After seeing the second part of BBC1’s The Passion, Michael Kirwan reflects on what is shaping up to be a Passion carefully tailored for our times – a politico-religious thriller with intensely personal drama.
For the record, Joseph Mawle’s is not (yet) my favourite on-screen portrayal of Christ. It will take a lot to dislodge the haunting intensity of Enrique Irazoqui in Pasolini’s Gospel According to Matthew, or even Lothaire Bluteau in Jesus of Montreal, and I don’t think Mawle’s face has that kind of iconic power. Does this matter? The BBC’s excellent (so far) Passion is not a definitive version of the gospel story, because no such version can exist: not in the way that cinema has its definitive version of the life of Gandhi, or of Lord of the Rings. As we are at last beginning to realise, each generation discovers the gospel story anew, seeing the face of God but also finding its own concerns reflected back. And what is required from the BBC Passion in 2008 is a retelling of the gospel narrative for a post 9/11, post-Life of Brian audience.
The first of these could so easily have been overstated, but thankfully is not. We have a feverishly unstable puppet state in the Middle East, whose anxious colonial administrators seek out insurgents and puzzle over local religious sensitivities. Add to this, a potentially explosive pilgrimage festival: have we ever been more attuned than we are today to the political ‘background noise’ of the passion narrative? The disgruntled Irish and north of England accents somehow bolster the familiarity as well as the strangeness of this landscape, reminiscent of the medieval mystery plays.
A politico-religious thriller, then, but the drama is intensely personal. It is entirely plausible that Caiaphas, fearing for the Jewish state if enthusiasm for Jesus gets out of hand, should be especially on edge because his wife is in an advanced stage of pregnancy. Jesus and his disciples, including Judas and his mother Mary, are all allowed to wrestle with the destiny towards which events are hurtling, but which they must still embrace for themselves.
Given this strong interweaving of personal and political themes, the roles of Pontius Pilate, Judas Iscariot, and High Priest Caiaphas are pivotal. The respective actors (James Nesbitt, Paul Nicholls, Ben Daniels) seem to be rising to the challenge. Almost a ‘character’ in itself is the role of money: more specifically, what Marxists would call the ‘commodification’ of the sacred, the idea that what is holy can somehow be bought and sold. In the opening scene of Part 1, Jesus buys the donkey on which he will take a highly symbolic ride into Jerusalem – only to give it away afterwards, just as he lets a dove fly free which was intended for sacrifice. There are the familiar set-pieces around this: payment of taxes to Caesar, the upsetting of the merchants’ tables in the Temple, Judas and his paymasters – but the theme is emphatically reinforced by a scene in which Pilate rents out the ceremonial robes of the High Priest to celebrate Passover, in exchange for a coffer full of taxed silver. Why does Caiaphas tolerate this humiliating exchange? Because it is the price of the Roman ‘peace’ which everyone desires so much.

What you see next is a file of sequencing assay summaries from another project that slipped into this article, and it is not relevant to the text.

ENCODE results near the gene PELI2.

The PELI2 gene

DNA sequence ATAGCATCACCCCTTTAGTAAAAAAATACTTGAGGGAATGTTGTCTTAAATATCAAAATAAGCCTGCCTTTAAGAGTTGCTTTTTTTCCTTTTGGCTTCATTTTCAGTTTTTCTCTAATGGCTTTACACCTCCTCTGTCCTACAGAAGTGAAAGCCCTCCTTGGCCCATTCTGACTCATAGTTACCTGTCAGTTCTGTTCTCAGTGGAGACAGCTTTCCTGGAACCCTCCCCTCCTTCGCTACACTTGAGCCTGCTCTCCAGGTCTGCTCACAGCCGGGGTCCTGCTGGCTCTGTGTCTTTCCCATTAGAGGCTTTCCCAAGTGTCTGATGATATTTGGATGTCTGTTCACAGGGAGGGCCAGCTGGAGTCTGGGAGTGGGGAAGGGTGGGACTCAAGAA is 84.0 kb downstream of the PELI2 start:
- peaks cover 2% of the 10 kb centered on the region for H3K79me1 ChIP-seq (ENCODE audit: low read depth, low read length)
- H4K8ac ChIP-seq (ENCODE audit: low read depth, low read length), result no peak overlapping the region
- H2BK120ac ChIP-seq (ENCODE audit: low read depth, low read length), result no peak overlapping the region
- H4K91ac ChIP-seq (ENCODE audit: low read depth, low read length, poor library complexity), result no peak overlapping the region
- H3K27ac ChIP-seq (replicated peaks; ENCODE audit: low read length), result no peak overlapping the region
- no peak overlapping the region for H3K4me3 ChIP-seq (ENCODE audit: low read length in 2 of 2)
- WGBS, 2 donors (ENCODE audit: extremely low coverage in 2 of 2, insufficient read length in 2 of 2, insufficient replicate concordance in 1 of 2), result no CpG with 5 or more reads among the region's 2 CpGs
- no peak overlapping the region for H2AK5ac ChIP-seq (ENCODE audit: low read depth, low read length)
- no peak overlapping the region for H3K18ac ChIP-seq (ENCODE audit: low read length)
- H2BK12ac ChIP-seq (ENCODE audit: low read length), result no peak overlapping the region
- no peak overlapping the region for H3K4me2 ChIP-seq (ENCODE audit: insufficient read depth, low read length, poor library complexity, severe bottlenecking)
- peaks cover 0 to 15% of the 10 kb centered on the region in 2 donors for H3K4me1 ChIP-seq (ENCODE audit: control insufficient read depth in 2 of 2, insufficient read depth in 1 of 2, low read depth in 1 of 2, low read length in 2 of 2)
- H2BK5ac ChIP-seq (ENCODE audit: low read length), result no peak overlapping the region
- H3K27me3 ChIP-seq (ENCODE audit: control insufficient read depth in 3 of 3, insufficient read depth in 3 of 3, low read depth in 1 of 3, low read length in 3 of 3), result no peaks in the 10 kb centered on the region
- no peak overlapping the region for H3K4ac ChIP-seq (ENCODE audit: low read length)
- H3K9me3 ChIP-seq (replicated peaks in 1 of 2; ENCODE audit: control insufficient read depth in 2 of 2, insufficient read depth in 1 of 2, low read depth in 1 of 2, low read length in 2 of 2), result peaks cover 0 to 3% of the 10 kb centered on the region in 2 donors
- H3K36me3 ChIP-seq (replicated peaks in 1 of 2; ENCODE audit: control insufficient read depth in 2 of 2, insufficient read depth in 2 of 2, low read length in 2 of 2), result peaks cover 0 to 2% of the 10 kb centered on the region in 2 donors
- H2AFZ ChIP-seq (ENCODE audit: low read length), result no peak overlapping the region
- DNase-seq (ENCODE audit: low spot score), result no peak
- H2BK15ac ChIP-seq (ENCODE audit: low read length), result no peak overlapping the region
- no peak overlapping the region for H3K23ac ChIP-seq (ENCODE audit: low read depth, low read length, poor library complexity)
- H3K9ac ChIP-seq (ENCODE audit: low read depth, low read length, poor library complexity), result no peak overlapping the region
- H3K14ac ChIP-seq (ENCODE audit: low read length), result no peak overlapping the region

Hence the subversiveness of Jesus’ declared intention to overturn this mercantile debasement of the holy. He reproaches an anxious Matthew for still thinking like a tax-collector: ‘we are not here to barter’. Asked if he believes in sacrifice, Jesus answers yes – but a different kind of sacrifice (many centuries later, of course, Christian theologians will speak of Jesus’ self-gift as a ‘marvellous exchange’). Jesus’ refusal to barter is a threat both to Jerusalem’s lucrative pilgrimage industry and its political accomodation with Rome.
The ‘humanity’ which most critics have commented on is a definite hallmark of this finely-acted production. This is also why The Passion might be a fine riposte, thirty years on, to Monty Python’s infamous contribution to Jesus cinematography. The BBC production bravely echoes The Life of Brian in a few scenes, in its thuggish Roman soldiers and disgruntled Judaean subversives. The gamble pays off; we sense that the gospel story, well told, does a much better job than the Python crew. Jesus’ withering excoriations of the Temple authorities are of course devastating. His steady, powerfully compassionate focus on political and religious cruelty and its ‘unclean’ victims – children, the disabled, prostitutes – takes us where, for all its satirical power, The Life of Brian ("crucifixion’s a doddle") cannot even think about going.
I have a few cavils: a rather pious clunkiness to much of the dialogue, though this is worth it for the gems of insight and humour which are also in there. And one might ask whether the prostitutes in all the Jesus films have to be quite so ravishing. More seriously, there is a clear avoidance of Jesus as worker of signs and wonders, apart from his prediction that he will rise again after his death. This may be understandable given the wide audience the BBC is trying to reach, but it succumbs to an impoverished view of Jesus’ miraculous signs: detachable from his authority and message, dispensible for a sceptical age. As a result the dramatic possibilities of, for example, the healing of the man born blind or the raising of Lazarus have been censored out. Nevertheless, on the evidence of the first two parts of The Passion, here is a thoughtful and well-crafted exploration of the gospel story, fully deserving the accolades it has received so far.
Michael Kirwan SJ is Head of Theology at Heythrop College, University of London. He is the author of Discovering Girard (Cowley, 2005).